As noted in his HuffPost profile, where he blogged, Mitrovich also was president of the Denver Forum and chaired the Boston Red Sox The Great Fenway Park Writers Series, as well as chairing the team’s annual birthday tribute to Jackie Robinson.
“A writer and contributor to leading North American newspapers, he is also a public speaker of note, with four speeches published in Vital Speeches of the Day — a distinction held by few Americans,” said the profile.
A former press aide to Sen. Robert F. Kennedy in the presidential campaign of 1968, Mitrovich also was press secretary for Sens. Charles Goodell of New York and Harold Hughes of Iowa, worked with two House members and later served as president of the San Diego County Ecumenical Council of 125 Christian churches.
Freeman, in his obituary posted on Facebook, recalled how Mitrovich founded The City Club of San Diego as a nonpartisan public forum.
“Above all, he was a crusader for the enduring tenets of democracy, civility and kindness, given freely to friends and strangers alike. His self-selected slogan for the City Club … that over the decades attracted hundreds, perhaps thousands of prominent speakers, was ‘Dedicated to the Dialogue of Democracy.’”
Chatting with NBC San Diego’s Gene Cubbison in a June 2015 appearance on “Politically Speaking,” Mitrovich said: “We need to be doing good things and right things and we need to be our brother’s keeper.”
He also said: “Stop telling me (San Diego) is America’s Finest City,” pointing to another home, Denver, as most accomplished.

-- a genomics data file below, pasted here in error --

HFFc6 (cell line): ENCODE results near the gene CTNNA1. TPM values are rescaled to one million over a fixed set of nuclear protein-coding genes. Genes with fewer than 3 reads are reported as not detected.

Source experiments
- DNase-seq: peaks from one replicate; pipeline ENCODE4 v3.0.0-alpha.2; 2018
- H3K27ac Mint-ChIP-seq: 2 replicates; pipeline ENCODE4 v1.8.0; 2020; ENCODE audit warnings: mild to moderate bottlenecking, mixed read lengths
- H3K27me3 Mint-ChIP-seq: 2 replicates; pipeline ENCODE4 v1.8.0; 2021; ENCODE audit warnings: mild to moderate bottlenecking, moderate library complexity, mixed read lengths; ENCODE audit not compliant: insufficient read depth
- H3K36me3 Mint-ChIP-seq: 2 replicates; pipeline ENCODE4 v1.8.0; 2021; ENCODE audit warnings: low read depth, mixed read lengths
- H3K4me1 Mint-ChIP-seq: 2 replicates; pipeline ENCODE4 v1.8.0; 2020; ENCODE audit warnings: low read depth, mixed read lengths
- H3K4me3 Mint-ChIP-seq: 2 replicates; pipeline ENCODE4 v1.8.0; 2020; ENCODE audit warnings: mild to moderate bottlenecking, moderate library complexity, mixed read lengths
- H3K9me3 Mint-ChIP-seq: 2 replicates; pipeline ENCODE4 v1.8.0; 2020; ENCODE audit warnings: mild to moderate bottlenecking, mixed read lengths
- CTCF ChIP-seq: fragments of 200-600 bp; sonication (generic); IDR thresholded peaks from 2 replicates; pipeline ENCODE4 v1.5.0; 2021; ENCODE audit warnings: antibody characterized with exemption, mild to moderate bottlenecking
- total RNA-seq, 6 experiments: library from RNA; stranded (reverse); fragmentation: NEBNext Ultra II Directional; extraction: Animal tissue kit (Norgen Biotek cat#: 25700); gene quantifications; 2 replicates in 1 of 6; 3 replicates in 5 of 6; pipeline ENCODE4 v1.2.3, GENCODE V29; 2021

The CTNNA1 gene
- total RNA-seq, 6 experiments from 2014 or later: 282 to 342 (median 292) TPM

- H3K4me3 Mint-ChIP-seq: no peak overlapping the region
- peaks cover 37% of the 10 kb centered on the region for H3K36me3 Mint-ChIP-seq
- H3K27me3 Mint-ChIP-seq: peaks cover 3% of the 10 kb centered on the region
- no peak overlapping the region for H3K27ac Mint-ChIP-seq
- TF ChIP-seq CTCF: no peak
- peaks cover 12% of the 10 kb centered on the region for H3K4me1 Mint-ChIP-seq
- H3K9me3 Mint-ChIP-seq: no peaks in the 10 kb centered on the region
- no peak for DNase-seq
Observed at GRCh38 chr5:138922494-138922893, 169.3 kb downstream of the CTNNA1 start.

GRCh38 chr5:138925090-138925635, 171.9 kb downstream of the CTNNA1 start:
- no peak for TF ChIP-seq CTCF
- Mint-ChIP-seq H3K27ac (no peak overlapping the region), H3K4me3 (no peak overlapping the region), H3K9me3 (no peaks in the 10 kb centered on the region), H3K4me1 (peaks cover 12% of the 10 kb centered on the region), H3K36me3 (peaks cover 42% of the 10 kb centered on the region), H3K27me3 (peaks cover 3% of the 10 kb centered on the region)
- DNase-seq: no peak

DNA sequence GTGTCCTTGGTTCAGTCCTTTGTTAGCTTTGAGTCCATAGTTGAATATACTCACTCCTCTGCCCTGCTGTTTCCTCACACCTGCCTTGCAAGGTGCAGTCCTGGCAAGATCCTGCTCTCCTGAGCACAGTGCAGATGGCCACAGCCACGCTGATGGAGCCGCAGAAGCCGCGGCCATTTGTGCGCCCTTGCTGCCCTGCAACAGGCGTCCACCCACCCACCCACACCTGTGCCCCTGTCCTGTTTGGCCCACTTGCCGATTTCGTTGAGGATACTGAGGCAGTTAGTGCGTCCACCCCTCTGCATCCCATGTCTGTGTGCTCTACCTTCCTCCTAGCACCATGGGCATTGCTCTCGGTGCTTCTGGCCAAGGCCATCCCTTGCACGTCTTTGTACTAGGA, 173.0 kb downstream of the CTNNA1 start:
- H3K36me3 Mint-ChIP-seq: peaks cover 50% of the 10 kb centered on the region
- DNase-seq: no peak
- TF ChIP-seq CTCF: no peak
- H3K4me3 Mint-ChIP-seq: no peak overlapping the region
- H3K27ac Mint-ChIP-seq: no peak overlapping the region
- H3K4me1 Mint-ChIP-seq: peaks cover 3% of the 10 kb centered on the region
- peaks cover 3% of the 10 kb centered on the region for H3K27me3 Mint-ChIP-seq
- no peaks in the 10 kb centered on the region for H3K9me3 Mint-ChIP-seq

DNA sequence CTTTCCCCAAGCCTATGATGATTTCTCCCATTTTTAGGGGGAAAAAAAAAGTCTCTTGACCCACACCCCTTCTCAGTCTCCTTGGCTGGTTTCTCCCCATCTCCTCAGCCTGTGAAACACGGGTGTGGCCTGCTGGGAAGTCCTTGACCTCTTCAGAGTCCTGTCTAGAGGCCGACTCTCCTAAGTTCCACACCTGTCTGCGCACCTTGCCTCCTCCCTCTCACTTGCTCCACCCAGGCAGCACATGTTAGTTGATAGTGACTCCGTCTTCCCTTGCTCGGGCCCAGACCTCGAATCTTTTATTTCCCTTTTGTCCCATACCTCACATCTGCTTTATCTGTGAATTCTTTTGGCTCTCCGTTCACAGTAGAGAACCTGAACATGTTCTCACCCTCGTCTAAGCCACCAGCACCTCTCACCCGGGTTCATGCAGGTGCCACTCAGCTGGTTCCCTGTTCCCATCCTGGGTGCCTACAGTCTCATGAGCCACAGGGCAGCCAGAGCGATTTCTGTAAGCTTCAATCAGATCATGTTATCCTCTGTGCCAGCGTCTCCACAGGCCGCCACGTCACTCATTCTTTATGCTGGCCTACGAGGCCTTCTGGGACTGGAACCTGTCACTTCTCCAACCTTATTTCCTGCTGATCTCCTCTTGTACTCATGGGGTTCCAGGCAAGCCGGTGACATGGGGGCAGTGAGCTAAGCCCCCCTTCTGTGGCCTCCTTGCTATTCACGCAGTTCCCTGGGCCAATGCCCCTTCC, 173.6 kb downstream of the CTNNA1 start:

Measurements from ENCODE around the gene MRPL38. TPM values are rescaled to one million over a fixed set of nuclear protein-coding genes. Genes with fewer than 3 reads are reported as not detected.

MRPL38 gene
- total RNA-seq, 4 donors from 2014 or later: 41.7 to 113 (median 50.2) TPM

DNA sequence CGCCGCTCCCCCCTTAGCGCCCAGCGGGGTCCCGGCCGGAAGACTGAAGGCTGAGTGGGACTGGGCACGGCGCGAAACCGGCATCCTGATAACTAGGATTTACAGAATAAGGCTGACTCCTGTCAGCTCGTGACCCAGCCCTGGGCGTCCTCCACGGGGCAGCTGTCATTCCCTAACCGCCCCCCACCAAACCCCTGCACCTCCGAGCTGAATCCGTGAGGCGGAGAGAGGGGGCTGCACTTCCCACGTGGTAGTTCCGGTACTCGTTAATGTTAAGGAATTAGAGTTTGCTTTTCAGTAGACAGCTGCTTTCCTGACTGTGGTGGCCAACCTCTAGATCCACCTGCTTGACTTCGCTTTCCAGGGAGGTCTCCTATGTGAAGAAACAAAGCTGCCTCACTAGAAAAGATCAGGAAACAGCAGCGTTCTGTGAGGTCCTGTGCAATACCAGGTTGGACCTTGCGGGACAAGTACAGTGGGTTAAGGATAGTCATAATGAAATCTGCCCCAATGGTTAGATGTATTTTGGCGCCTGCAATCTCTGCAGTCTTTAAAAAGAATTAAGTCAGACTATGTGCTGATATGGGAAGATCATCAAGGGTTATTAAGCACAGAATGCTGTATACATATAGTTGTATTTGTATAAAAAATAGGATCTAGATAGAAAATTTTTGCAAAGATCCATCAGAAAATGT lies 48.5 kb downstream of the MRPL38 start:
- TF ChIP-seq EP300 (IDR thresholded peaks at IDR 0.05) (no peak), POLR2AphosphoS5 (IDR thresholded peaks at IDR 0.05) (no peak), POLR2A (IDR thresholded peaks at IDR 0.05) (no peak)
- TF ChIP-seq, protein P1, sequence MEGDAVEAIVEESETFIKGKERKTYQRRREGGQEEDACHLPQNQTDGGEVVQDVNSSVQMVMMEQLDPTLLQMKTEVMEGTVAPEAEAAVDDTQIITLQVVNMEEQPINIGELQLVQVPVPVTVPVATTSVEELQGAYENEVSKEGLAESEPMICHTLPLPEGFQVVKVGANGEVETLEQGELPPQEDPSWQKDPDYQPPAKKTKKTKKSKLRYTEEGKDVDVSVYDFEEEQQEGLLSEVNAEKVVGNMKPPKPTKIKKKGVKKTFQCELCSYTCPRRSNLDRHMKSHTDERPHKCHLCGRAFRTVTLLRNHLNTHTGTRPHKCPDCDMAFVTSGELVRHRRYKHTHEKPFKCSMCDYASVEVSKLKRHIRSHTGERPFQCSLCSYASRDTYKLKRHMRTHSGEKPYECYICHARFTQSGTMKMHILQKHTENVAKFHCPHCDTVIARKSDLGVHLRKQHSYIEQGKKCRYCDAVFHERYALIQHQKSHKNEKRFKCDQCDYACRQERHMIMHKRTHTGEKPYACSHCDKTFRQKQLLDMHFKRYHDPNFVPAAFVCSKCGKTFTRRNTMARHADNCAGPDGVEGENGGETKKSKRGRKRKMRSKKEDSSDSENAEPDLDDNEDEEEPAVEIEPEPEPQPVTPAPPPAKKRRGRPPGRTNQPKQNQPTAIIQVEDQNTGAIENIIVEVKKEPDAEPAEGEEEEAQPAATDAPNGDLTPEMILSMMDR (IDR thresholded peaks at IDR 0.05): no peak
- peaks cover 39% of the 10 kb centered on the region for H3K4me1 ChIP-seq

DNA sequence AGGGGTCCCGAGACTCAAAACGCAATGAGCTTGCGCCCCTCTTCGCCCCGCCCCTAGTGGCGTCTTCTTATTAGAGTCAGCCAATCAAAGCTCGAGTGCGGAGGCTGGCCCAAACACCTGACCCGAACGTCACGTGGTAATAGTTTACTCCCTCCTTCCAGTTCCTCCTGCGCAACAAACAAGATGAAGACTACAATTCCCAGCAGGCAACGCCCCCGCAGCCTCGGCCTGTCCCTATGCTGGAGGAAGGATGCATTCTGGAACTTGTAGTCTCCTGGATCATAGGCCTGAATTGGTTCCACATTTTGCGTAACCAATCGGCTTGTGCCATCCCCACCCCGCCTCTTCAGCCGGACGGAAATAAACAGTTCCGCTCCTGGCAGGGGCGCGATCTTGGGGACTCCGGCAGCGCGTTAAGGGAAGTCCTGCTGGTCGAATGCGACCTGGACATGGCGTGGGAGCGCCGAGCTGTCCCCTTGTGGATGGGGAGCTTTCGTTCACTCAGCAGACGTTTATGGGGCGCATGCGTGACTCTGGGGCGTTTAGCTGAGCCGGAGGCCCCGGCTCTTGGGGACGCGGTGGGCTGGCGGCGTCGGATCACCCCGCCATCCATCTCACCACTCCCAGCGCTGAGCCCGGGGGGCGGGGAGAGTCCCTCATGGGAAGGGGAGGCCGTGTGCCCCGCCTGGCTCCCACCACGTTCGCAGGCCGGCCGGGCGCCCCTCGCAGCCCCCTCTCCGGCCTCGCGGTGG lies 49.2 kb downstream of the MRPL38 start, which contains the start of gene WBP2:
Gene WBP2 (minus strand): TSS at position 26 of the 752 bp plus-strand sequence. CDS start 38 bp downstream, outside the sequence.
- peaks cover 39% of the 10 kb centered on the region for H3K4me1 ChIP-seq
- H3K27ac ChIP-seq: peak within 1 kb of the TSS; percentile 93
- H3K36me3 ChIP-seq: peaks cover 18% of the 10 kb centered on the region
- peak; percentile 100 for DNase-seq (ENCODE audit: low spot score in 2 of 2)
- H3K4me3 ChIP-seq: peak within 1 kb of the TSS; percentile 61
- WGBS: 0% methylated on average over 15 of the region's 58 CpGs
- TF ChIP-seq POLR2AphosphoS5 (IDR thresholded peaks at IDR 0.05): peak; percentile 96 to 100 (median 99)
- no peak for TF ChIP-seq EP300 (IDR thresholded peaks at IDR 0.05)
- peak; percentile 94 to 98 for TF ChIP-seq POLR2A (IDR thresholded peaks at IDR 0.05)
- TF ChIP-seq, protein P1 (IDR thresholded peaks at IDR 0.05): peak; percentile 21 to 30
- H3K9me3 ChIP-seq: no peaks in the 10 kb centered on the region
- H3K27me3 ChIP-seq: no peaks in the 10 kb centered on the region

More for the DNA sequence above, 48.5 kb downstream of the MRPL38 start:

Reporter and author Jamie Reno, a cancer survivor and advocate, called Mitrovich a dear friend.
“George was a man of substance, of gravitas, of decency and class and kindness,” Reno wrote on Facebook. “He challenged people to be their best selves. And yes, he could also be a major pain in the ass. 🙂 He had very strong opinions and entrenched values, and I loved him for it.”
Reno said he was honored to be a part of the legendary Mitrovich Family softball games — as well a teammate for many years on the Marston Mets.
“He was indefatigable!” Reno said. “And listening to George speak was uplifting. … George always asked about my family, and vice versa. This is a tough one, folks. I’ll miss you, my friend, profoundly and always.”
Freeman called Mitrovich a man of “surpassing intellect, opinions, passions and pursuits, including but hardly limited to the vagaries of politics, civics and, of course, baseball. Mitrovich was an immutable force in San Diego’s civic fabric for more than a half-century and perhaps longer.”
Mitrovich graduated from Helix High School in La Mesa, where he played baseball and basketball. He earned his undergraduate degree from Pasadena College, which later became Point Loma Nazarene University in San Diego.